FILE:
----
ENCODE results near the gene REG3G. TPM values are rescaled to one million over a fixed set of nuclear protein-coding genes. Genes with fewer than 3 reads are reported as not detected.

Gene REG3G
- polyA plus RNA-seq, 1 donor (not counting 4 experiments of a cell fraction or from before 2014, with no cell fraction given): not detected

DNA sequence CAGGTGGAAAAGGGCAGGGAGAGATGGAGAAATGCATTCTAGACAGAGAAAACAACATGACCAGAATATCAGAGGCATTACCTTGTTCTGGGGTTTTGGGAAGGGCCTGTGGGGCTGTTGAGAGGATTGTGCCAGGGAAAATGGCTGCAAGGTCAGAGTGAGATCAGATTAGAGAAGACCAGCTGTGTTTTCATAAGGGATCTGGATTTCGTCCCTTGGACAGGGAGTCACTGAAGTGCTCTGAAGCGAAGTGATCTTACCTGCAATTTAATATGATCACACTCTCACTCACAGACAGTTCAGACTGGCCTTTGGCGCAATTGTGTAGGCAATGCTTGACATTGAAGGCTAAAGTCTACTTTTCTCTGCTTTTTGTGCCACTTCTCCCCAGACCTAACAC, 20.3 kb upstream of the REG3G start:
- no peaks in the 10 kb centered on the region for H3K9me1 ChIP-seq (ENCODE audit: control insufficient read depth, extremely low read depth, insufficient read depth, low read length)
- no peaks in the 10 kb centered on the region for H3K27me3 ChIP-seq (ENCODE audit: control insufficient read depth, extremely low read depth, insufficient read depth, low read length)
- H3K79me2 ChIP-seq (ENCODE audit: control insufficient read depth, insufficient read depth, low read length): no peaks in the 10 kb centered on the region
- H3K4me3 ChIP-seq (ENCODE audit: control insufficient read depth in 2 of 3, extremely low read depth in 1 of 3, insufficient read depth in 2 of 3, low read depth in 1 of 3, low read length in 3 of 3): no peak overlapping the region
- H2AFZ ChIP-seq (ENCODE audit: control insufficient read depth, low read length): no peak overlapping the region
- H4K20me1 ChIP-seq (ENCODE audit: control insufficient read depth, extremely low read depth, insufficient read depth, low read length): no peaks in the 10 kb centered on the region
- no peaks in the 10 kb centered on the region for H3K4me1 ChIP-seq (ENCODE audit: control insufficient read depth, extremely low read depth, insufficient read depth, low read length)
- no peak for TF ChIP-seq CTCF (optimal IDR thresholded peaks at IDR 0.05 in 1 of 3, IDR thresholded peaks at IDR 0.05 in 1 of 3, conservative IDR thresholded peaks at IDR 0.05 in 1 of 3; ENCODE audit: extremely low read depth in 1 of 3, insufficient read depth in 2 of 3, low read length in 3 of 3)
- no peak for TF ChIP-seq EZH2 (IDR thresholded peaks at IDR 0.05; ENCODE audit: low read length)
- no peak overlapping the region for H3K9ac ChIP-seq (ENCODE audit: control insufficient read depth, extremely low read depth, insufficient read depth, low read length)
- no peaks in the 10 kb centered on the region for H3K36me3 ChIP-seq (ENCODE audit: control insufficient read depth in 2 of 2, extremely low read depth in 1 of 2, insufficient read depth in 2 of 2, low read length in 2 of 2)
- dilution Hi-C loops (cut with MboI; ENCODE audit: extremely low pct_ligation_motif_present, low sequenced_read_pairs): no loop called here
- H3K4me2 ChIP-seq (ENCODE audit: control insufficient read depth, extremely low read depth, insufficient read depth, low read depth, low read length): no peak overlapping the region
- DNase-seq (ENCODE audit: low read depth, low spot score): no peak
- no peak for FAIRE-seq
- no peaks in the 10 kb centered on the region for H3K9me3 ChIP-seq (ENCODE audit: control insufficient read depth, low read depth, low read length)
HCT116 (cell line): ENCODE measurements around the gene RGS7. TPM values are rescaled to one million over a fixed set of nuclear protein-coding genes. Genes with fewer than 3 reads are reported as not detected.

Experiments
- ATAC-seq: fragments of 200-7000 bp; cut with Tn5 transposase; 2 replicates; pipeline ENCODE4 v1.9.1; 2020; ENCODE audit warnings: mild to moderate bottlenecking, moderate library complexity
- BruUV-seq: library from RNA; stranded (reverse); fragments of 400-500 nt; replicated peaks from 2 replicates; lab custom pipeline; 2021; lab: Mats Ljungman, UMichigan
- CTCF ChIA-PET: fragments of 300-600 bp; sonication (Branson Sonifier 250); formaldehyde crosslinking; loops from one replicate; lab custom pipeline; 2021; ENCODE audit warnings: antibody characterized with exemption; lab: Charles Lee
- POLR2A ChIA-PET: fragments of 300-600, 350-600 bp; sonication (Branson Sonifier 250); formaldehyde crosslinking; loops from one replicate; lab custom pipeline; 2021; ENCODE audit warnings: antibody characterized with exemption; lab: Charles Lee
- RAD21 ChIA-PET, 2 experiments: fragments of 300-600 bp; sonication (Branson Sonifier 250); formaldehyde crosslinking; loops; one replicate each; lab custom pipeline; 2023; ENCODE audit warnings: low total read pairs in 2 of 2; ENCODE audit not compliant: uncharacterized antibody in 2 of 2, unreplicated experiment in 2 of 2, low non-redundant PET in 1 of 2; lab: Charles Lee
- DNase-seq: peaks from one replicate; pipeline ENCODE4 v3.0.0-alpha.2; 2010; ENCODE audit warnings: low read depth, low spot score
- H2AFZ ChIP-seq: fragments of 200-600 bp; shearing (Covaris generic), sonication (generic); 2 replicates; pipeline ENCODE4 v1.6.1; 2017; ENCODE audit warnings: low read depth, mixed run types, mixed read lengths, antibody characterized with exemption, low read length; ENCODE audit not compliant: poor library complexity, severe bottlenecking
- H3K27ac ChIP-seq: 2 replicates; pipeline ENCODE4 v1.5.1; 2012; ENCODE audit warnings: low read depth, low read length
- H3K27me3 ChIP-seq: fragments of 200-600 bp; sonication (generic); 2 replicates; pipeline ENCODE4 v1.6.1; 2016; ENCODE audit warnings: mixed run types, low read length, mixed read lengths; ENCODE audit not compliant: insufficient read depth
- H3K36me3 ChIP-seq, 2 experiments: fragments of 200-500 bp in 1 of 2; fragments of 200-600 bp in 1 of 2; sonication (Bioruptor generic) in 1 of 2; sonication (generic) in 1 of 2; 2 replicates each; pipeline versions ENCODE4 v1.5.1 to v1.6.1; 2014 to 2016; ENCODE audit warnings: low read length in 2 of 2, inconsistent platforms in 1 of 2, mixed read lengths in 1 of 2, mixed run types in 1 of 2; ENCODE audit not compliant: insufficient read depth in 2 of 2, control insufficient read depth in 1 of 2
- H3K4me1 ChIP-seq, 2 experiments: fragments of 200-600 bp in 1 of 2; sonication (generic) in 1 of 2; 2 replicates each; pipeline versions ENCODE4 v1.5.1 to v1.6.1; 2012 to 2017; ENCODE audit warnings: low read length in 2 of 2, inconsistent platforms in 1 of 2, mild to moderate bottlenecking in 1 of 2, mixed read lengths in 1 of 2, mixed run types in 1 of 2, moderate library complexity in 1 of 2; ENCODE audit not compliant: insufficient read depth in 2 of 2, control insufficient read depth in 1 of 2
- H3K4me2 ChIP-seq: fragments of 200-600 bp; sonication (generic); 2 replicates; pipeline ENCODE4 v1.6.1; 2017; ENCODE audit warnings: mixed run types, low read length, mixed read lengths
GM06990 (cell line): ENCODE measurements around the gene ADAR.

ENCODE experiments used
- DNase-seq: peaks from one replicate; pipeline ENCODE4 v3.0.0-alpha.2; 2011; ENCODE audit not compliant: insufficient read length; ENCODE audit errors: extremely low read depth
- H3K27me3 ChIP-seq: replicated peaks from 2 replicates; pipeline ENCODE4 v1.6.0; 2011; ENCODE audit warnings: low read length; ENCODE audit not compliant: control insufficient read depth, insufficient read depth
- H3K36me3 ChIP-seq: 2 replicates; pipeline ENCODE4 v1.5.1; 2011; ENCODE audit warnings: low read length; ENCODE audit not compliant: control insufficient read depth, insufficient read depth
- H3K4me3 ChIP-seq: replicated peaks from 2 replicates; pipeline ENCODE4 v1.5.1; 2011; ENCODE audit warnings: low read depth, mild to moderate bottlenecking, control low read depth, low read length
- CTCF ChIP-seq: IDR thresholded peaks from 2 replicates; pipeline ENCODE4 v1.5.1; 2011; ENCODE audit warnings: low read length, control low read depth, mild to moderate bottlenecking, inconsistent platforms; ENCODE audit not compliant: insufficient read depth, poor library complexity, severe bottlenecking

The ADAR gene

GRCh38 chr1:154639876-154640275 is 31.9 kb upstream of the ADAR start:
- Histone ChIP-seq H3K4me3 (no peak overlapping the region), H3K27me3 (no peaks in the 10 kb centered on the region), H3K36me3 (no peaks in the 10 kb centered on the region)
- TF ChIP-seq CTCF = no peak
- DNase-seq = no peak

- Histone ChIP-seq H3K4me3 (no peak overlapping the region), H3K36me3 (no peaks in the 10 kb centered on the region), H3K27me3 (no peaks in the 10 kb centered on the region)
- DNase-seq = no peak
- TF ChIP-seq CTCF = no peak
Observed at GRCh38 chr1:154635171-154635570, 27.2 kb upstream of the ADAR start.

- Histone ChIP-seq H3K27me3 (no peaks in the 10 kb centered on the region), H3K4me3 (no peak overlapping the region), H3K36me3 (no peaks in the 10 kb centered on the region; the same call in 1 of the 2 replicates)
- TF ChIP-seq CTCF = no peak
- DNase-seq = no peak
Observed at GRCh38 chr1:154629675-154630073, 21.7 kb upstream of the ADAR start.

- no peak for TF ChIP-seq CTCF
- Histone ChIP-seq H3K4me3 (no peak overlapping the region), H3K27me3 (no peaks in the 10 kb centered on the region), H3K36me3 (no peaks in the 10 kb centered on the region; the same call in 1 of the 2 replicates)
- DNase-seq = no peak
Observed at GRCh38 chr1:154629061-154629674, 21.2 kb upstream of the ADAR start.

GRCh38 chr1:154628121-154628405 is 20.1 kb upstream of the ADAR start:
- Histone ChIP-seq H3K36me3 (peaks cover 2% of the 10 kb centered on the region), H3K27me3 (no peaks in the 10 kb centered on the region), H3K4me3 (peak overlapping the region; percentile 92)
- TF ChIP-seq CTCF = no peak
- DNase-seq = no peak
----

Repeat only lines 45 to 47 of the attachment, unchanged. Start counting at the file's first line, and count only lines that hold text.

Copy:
- TF ChIP-seq CTCF = no peak
- DNase-seq = no peak

- Histone ChIP-seq H3K4me3 (no peak overlapping the region), H3K36me3 (no peaks in the 10 kb centered on the region), H3K27me3 (no peaks in the 10 kb centered on the region)